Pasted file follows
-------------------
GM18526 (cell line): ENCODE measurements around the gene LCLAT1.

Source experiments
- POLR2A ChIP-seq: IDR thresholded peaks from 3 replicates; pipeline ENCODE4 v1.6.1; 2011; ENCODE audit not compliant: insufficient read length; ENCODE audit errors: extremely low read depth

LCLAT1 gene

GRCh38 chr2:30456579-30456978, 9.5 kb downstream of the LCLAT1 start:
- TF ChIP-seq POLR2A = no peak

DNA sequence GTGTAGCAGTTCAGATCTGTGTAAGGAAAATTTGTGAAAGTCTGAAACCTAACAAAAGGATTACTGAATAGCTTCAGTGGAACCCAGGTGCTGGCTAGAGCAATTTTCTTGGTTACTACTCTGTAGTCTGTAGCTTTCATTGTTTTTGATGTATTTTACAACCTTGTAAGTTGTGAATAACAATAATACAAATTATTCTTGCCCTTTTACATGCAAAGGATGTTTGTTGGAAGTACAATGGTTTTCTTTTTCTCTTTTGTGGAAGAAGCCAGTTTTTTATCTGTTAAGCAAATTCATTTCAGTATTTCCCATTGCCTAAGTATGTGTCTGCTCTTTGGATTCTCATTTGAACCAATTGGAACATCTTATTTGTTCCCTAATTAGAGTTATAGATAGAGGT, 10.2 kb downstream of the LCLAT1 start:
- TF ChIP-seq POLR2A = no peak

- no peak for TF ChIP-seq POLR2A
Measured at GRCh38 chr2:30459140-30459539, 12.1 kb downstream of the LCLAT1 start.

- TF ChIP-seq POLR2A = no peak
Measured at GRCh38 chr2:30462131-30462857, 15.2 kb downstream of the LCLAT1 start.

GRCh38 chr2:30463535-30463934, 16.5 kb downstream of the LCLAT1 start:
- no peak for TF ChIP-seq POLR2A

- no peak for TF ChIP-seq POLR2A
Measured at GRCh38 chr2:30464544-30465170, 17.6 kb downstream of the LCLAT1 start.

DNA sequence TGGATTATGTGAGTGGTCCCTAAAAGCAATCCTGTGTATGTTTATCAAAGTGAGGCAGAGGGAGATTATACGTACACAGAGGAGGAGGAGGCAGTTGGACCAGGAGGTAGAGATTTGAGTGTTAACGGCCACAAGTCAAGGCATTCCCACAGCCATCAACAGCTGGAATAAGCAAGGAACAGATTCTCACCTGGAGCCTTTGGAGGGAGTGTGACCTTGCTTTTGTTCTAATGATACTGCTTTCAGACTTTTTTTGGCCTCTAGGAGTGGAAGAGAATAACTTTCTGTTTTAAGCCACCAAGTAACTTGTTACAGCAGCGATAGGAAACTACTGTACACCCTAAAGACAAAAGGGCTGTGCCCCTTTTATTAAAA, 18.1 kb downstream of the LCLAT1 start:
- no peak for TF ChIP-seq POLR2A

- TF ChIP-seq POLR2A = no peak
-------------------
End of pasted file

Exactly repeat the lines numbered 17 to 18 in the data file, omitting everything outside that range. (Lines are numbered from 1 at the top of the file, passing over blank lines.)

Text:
DNA sequence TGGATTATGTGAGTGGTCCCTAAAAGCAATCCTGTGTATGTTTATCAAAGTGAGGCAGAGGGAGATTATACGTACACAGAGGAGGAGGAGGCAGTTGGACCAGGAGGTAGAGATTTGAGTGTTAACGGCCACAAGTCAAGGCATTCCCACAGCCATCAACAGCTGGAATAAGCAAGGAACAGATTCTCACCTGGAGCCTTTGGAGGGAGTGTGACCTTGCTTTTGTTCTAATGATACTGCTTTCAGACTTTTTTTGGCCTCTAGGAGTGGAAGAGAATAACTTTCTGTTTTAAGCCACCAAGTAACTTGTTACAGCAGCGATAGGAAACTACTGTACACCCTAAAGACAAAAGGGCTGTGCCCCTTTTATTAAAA, 18.1 kb downstream of the LCLAT1 start:
- no peak for TF ChIP-seq POLR2A